Removing The Veil: Understanding The History Behind DOMA And Prop 8

By Laurel Dearborn

DOMA

The Defense of Marriage Act (DOMA) was established in 1996 under President Clinton and mandated that the federal benefits of legal marriage apply only to unions between a man and a woman, prohibiting same-sex couples from being able to file together on taxes, create joint wills and make medical decisions for one another.

DOMA entered the Supreme Court to be evaluated on the basis of its constitutionality after Edith Windsor sued the United States over the law. Windsor was required to pay high estate taxes after her spouse’s death because their marriage was not recognized by the federal government, and brought the case to court as an example of DOMA’s discriminatory practices toward same-sex couples.

As of this morning, DOMA is no longer valid as the Supreme Court stated that it was unconstitutional and according to the Los Angeles Times violated “the right of liberty” guaranteed by the Fifth Amendment.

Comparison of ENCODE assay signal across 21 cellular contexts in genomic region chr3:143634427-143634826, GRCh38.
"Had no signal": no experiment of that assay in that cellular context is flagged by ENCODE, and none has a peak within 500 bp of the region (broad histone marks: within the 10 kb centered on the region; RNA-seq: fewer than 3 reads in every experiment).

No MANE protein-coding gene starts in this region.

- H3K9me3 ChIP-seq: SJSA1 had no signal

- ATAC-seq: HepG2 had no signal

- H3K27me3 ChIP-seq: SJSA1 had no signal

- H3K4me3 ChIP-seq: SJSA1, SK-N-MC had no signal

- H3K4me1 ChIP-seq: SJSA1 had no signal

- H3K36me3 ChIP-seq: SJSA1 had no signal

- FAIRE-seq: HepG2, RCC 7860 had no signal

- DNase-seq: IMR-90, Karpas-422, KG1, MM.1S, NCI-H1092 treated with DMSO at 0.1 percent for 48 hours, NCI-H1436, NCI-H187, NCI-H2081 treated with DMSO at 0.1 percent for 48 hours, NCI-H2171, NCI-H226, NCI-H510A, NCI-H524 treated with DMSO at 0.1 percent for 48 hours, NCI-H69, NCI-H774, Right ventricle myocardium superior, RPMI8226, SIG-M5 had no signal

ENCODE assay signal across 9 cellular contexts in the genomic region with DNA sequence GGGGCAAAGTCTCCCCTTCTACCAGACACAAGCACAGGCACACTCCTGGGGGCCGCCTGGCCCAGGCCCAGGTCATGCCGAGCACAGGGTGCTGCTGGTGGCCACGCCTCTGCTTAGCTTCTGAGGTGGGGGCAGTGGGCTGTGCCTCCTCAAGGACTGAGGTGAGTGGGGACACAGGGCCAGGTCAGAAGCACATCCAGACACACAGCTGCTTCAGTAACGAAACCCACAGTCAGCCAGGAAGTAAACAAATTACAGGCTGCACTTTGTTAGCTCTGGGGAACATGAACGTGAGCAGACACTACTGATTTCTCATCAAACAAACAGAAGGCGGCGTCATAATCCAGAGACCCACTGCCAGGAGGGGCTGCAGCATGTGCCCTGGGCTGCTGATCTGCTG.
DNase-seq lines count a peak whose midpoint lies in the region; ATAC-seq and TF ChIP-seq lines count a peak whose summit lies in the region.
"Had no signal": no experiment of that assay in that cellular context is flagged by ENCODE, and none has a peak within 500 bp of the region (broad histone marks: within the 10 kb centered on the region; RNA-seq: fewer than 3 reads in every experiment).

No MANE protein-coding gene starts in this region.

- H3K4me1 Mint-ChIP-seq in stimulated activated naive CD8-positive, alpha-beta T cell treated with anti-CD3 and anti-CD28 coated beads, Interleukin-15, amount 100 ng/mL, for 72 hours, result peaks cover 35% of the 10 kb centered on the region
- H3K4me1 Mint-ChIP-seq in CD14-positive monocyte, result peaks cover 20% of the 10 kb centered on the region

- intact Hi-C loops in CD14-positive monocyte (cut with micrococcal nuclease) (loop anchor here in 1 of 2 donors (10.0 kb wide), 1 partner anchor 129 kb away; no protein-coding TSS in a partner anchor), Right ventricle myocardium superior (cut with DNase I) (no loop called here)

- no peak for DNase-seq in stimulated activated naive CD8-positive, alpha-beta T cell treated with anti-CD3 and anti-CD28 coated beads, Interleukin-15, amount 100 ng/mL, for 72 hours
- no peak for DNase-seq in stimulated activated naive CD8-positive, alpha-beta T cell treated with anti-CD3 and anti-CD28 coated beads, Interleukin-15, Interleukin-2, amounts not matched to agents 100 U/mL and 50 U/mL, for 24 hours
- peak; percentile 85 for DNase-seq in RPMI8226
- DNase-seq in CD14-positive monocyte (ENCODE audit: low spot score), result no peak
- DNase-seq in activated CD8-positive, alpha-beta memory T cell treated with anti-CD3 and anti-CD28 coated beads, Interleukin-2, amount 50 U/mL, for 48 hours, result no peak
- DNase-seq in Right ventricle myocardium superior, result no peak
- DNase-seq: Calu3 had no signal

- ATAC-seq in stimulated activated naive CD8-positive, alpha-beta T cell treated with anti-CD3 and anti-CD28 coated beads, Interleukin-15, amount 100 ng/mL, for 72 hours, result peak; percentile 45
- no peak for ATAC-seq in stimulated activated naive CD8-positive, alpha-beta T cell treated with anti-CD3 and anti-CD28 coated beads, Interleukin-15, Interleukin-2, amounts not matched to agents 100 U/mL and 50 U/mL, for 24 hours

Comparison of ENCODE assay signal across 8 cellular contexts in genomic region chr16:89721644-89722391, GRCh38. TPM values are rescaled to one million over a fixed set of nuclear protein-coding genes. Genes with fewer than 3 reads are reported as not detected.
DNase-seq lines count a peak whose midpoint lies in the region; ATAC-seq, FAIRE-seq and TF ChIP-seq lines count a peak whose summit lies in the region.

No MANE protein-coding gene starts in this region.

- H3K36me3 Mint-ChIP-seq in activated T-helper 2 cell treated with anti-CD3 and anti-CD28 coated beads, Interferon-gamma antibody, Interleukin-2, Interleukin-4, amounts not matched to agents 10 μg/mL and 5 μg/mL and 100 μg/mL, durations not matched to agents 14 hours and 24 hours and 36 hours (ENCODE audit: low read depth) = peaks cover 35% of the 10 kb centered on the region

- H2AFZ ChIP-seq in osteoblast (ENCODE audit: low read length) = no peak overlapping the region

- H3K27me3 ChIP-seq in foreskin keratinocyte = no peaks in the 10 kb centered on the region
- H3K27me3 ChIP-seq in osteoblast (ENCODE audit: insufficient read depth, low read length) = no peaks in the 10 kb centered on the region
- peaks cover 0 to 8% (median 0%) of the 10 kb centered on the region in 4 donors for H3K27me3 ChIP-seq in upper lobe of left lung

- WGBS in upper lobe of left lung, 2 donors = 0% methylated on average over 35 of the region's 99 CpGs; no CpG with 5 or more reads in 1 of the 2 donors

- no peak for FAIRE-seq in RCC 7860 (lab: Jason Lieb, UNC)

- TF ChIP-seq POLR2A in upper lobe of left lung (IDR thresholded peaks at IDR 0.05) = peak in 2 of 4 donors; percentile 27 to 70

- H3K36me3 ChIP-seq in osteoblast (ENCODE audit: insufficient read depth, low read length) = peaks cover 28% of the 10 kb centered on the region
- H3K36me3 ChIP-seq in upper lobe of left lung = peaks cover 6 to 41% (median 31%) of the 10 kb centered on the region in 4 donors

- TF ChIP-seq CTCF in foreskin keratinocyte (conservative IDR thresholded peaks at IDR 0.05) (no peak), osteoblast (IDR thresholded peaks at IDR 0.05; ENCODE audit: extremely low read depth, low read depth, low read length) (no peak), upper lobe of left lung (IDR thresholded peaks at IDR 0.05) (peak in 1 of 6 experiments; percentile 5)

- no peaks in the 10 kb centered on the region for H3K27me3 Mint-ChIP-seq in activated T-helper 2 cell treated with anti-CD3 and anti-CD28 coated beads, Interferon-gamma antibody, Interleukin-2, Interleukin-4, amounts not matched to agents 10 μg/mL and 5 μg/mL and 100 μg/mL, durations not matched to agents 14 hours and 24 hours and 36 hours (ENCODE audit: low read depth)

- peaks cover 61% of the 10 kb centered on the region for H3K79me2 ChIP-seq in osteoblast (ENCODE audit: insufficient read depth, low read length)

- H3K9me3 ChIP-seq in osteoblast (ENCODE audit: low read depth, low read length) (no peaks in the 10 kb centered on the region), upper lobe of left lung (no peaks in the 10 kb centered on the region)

Prop 8

Marriage between same-sex couples was legal once before in California prior to this morning. In March of 2008, the California Supreme Court gave the green light for gay marriage. When protests arose, however, signatures were gathered to propose Prop 8, a measure that would make gay marriage illegal in California. The measure passed in 2008 with 52 percent in favor of the Proposition.

Gay marriage was legalized once more in California this morning as Prop 8 was ruled out of the Supreme Court’s jurisdiction, reverting the decision to that made in California’s Ninth Circuit of Appeals, which deemed Prop 8 unconstitutional under California’s state constitution.

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